His One and Only

By: Theodora Taylor



“Well, you got me. How are you, ma’am?” Her mother was dead, but Josie still couldn’t keep the deference out of her voice when talking to Kitty Prescott. That was how thoroughly Loretta had trained her.

“Not well, I’m afraid,” Mrs. Prescott answered. “Beau Jr.’s had a nasty accident, and he’s coming home to Alabama. But I’m on an around-the-world cruise. As a matter of fact, we’re about to dock in Madagascar. So I won’t be able to get back to the States to take care of him any time soon.”

Josie shook her head, still confused. From what she had seen growing up, even if Kitty Prescott hadn’t been on the other side of the globe, she wouldn’t have been the one taking care of her son. That had been Loretta’s job since the day they’d moved in with the Prescott family when Beau was four years old, and Josie was two.

One of Josie’s first memories had been her mama explaining to her how yes, Beau was with them almost 24/7, but no, he wasn’t a really, really light-skinned black person related to them by blood. “He be with us, but he be a Prescott down to the bone. You see that clear when he grow up,” her mother had said with bitterness in her voice.

And she had been right. Everything had come easily to the Prescott’s golden boy: looks, accolades, money, and an almost preternatural athletic ability. And one day, Beau morphed from the fun boy she’d grown up with and eventually come to secretly love into a total prick.

But Josie’s mama had trained her well. She managed to say to Kitty in her politest voice: “I’m sorry to hear Beau’s doing so poorly. Please send him my best wishes, ma’am.”

“Oh, we need you to do more than that, dear,” Mrs. Prescott answered. “You see this accident of Beau’s has left him temporarily disabled.”

“Temporarily disabled?” Josie repeated. “What happened?”

“Well, you know, I can’t watch him in those terrible football games of his. It just about wrecks my nerves. But from what I understand, he was about to throw the ball when a bunch of gorillas from the opposing team attacked him. And they blinded him!”

Now Josie felt bad about her previously unkind thoughts. Beau wasn’t the nicest person she’d ever met, and she doubted his current stint as the starting quarterback for the Los Angeles Suns had made him any nicer, but she wouldn’t wish such a life-changing accident on anyone.

“I’m real, real sorry to hear that,” Josie said, this time with sincerity.

“Beau says this blindness is only a temporary condition, but you can’t imagine how stressful this news has been for me,” Mrs. Prescott said.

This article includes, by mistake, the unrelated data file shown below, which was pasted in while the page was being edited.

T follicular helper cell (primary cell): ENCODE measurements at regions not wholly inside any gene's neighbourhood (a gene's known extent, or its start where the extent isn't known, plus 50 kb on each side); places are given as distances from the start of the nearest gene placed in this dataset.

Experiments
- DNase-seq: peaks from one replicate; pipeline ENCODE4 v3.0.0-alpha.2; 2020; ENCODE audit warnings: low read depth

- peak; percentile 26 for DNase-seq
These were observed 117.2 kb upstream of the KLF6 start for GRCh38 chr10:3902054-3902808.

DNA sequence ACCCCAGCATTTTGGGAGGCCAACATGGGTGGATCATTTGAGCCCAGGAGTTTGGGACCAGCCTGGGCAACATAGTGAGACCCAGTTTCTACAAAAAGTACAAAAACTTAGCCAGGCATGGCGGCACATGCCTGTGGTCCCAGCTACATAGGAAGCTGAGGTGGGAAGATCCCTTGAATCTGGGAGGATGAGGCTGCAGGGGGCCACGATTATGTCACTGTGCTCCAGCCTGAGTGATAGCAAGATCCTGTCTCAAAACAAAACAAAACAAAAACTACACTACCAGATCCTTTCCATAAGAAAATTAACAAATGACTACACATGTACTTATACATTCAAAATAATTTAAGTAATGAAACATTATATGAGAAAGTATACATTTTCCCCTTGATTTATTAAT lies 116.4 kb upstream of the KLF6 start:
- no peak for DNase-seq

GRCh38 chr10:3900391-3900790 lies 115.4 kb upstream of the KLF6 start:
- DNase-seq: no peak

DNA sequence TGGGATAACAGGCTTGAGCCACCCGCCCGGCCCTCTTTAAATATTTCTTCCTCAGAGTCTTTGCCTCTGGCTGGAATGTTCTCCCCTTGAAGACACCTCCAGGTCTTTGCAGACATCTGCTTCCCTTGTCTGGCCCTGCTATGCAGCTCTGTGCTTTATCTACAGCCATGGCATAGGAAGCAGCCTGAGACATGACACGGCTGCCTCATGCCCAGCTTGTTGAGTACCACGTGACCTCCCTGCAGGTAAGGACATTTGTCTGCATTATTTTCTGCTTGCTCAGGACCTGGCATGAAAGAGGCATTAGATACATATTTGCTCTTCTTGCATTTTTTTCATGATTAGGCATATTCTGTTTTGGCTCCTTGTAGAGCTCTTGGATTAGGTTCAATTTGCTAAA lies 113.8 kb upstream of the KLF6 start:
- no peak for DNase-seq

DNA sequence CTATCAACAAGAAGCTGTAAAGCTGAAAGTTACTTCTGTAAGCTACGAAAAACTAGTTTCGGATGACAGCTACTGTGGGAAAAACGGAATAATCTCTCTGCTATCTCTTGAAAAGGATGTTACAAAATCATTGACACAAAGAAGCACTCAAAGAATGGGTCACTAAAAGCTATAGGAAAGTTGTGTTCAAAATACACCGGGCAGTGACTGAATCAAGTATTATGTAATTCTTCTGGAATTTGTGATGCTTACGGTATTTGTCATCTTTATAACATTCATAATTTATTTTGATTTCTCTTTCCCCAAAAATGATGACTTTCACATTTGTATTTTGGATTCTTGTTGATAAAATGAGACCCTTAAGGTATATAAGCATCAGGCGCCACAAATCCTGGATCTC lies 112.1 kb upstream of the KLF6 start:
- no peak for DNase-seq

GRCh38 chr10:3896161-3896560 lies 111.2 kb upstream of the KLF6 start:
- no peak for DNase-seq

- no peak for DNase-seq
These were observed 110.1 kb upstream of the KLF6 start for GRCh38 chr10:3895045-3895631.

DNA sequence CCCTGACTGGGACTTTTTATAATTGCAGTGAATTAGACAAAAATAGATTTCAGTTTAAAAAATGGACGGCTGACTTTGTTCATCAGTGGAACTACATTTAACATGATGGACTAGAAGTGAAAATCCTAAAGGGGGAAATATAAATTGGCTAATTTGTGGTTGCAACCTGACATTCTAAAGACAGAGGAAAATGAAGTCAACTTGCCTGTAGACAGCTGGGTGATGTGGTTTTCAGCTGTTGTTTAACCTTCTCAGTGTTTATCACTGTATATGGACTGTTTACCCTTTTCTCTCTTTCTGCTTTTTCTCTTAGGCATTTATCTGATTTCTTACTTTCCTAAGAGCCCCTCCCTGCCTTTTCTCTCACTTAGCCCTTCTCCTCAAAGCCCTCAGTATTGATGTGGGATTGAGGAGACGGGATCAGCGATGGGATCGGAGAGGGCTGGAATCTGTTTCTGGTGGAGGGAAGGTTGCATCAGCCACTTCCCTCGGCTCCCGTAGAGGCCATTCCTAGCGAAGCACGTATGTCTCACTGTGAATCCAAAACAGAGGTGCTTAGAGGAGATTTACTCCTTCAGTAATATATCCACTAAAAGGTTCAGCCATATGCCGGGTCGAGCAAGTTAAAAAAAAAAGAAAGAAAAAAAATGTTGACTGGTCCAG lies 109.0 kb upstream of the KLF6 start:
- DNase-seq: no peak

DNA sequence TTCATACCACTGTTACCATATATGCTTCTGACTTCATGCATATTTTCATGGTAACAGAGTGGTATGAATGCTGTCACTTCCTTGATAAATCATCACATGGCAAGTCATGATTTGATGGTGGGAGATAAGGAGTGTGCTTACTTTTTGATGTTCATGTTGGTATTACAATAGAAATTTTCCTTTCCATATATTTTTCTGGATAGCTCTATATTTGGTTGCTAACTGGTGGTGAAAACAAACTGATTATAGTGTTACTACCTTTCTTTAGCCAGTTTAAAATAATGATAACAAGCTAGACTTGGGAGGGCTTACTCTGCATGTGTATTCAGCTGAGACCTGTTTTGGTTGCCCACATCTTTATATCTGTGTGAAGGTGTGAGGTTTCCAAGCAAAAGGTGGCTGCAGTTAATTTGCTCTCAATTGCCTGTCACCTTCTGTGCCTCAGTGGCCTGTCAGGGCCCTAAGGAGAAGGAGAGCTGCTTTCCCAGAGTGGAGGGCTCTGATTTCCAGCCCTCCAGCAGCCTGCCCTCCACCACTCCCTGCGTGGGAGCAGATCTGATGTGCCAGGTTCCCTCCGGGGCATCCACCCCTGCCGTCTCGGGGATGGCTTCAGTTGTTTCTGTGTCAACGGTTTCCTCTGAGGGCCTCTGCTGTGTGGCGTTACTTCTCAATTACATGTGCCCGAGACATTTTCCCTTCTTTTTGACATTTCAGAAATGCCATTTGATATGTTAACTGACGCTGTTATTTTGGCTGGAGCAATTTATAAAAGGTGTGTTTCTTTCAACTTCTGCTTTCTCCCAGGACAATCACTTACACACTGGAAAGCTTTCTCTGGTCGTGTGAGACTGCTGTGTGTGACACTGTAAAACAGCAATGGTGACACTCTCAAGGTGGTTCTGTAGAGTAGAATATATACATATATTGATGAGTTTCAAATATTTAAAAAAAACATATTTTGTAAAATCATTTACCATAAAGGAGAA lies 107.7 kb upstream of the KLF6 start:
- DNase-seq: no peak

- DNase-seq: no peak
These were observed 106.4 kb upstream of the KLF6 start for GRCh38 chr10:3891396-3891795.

Josie shook her head again, a small smile appearing on her face. Same old Mrs. Prescott. A former Miss Alabama, Kitty had never stopped believing the world revolved around her. Josie’s mama, Loretta, hadn’t been able to take so much as a weekday off for a funeral without having to hear the next day about how much it had inconvenienced Kitty. And apparently her son’s going temporarily blind was more stressful for Mrs. Prescott than anyone else, including Beau.

“I’m sure I can’t,” Josie said, once again falling back on her mama’s lessons in domestic diplomacy.

“Carol, his L.A. assistant, arranged for a home aide to come in every morning to attend to Beau’s most personal needs, but somebody has to cook his meals, and help him get around the house. And of course, he’d have to get hurt like this when I’m on the other side of the world.”

Josie had to bite her tongue to keep from saying something sarcastic, like, “How thoughtless of him.”

“But that’s why I’m calling you, dear.” Beau’s mother said. “Please tell me another family hasn’t already retained your services now that you’re back in Alabama.”

Josie’s eyes narrowed. She was about to explain that although Loretta had worked as a housekeeper and caretaker for years, that didn’t mean her daughter had grown up to do the same. But then she realized what Mrs. Prescott was really saying.

“Are you offering me a job, ma’am?”

“Yes, at least for a little while. I don’t know exactly when this temporary blindness situation is supposed to end, but until it does, I want you to come to our house and take care of Beau,” Mrs. Prescott answered. “I mean, I could try to call in a service, but who knows what they’d do without me there to supervise? Your mama was the only one I ever trusted to run my house properly and now that you’re all grown up, you’re the only one I could trust to take her place. Please say you can do it.”

Then, taking Josie’s answering silence as indecision, Mrs. Prescott said, “We’re willing to pay you a whole two dollars more an hour than we paid your mama, and of course you’ll have Loretta’s old room to live in along with free board.”

It was on the tip of Josie’s tongue to say no. Her mother had scrimped and saved and made all manner of sacrifices so Josie would never have to work for a white family like Loretta had.

But then Josie quickly assessed her current situation: she was shivering in her grandmother’s old trailer because she didn’t have any heat, and she was fighting back heartburn from her less than satisfying dinner. Plus, Mrs. Prescott had said it would only be for a little while, just until Beau Jr. recovered. Why not take the job, especially if it came with free room and board, not to mention electricity and heat?

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